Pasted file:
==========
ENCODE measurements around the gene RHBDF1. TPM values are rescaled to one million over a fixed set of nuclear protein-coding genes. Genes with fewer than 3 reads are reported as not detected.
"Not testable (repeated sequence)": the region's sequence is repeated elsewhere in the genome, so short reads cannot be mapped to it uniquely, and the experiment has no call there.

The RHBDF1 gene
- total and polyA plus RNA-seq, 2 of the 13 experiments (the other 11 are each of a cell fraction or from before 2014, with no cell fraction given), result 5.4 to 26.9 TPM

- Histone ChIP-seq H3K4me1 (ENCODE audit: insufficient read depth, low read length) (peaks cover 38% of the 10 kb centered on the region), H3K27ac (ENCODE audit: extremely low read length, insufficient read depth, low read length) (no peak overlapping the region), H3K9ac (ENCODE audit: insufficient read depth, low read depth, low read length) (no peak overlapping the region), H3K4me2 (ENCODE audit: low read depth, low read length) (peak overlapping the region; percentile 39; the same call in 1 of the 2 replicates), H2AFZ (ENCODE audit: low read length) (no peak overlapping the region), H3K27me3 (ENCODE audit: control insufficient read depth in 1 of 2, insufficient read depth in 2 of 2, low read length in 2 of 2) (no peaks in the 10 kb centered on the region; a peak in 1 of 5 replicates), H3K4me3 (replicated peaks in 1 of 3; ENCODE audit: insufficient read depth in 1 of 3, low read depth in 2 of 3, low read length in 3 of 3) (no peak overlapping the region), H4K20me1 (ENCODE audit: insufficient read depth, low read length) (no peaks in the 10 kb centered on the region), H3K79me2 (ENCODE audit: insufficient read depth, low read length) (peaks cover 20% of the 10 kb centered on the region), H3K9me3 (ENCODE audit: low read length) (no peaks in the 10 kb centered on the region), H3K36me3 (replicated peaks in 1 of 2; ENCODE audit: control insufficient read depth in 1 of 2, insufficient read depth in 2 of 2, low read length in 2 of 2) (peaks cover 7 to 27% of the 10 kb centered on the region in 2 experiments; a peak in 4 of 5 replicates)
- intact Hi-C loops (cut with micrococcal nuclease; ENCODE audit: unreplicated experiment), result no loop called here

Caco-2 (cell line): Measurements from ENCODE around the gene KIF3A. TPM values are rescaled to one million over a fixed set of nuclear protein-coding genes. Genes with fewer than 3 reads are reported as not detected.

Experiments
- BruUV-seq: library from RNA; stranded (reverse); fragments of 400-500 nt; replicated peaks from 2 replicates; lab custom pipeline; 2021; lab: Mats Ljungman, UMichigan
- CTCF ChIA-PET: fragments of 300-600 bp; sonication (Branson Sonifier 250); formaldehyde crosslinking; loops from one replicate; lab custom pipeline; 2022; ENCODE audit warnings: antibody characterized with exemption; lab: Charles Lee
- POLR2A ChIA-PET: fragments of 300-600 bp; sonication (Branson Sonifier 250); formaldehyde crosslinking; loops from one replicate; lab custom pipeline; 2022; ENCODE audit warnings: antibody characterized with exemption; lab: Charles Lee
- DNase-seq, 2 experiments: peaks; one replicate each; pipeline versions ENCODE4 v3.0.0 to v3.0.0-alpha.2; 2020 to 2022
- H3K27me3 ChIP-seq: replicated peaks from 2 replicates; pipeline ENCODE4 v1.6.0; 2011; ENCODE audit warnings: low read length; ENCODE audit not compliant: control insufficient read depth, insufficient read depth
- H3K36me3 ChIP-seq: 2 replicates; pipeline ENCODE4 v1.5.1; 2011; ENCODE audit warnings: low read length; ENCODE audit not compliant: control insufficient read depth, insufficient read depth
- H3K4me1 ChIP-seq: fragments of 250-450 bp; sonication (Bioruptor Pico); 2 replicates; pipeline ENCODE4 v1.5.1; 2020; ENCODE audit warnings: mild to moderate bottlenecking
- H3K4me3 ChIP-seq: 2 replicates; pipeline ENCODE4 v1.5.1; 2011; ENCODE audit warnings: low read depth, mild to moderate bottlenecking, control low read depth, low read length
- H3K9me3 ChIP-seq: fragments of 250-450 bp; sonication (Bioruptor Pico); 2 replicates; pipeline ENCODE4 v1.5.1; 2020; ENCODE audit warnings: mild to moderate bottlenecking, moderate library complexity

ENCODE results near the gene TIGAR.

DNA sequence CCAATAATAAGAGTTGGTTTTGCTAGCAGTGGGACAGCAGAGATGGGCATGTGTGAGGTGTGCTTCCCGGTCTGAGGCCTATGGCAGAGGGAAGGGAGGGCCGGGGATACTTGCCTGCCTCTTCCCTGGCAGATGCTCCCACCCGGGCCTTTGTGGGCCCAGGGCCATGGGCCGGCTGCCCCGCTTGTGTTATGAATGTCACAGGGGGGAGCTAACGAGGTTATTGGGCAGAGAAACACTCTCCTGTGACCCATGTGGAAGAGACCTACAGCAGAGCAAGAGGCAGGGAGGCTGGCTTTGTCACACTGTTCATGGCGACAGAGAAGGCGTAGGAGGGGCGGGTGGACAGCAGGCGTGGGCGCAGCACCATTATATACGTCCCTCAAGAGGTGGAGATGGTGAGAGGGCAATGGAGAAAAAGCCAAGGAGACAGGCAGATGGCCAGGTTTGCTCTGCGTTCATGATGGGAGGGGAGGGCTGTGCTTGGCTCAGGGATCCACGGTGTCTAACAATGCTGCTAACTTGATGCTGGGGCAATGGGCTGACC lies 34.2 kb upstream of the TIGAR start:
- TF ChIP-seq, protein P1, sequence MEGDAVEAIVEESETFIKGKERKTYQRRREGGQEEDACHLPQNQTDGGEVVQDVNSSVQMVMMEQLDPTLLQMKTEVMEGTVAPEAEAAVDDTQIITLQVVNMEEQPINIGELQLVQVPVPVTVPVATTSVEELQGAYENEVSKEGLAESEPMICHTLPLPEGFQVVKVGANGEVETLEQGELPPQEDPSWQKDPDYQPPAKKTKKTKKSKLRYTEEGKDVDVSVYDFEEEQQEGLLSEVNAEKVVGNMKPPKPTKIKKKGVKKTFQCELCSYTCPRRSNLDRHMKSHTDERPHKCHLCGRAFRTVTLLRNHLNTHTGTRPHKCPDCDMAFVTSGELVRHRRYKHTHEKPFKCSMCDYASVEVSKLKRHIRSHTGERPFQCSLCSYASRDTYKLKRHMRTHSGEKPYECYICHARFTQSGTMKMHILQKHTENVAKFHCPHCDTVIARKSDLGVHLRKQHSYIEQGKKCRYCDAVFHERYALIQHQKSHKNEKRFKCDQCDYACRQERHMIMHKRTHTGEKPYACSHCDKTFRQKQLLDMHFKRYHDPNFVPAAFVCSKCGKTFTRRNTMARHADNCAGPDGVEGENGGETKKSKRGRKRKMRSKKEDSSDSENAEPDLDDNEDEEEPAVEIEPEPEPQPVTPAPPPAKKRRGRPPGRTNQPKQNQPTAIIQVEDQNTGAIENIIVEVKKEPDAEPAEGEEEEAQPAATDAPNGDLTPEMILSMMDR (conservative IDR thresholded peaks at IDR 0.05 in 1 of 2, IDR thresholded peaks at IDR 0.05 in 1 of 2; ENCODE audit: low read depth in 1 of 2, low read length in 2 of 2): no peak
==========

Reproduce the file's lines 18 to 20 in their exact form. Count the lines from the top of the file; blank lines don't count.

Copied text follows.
ENCODE results near the gene TIGAR.

DNA sequence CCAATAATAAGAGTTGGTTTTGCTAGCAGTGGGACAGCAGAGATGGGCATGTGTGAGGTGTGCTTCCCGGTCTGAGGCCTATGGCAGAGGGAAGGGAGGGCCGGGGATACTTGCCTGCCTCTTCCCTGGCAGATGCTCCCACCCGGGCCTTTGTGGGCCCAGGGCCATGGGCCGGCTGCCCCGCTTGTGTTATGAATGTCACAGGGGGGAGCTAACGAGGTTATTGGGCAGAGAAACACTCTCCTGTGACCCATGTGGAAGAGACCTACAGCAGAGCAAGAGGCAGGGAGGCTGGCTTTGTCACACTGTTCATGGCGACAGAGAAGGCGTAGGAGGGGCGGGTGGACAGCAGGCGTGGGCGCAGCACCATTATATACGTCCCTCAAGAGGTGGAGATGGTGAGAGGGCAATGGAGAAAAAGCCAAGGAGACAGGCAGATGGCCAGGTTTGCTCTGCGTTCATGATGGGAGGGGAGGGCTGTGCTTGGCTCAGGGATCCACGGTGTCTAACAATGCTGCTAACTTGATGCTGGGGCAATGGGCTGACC lies 34.2 kb upstream of the TIGAR start:
- TF ChIP-seq, protein P1, sequence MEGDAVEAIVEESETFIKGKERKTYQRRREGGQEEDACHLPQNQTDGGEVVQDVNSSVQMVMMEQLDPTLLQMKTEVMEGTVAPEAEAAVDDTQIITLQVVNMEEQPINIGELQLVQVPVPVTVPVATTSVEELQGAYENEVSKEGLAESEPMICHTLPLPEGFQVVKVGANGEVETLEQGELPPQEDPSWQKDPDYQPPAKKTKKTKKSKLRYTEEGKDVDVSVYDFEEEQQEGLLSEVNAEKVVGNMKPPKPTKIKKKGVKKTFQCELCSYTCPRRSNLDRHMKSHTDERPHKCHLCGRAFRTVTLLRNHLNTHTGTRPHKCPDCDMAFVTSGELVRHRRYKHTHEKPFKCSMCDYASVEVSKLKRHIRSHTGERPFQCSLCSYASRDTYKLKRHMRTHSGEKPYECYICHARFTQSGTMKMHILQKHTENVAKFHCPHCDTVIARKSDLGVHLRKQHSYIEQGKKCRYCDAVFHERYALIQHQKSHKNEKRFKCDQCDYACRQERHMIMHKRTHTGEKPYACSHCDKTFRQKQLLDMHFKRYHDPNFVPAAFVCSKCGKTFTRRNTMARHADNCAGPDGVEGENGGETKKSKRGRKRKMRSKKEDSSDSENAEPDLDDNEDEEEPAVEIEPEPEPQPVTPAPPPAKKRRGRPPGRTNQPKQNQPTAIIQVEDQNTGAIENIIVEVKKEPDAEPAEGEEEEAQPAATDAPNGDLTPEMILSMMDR (conservative IDR thresholded peaks at IDR 0.05 in 1 of 2, IDR thresholded peaks at IDR 0.05 in 1 of 2; ENCODE audit: low read depth in 1 of 2, low read length in 2 of 2): no peak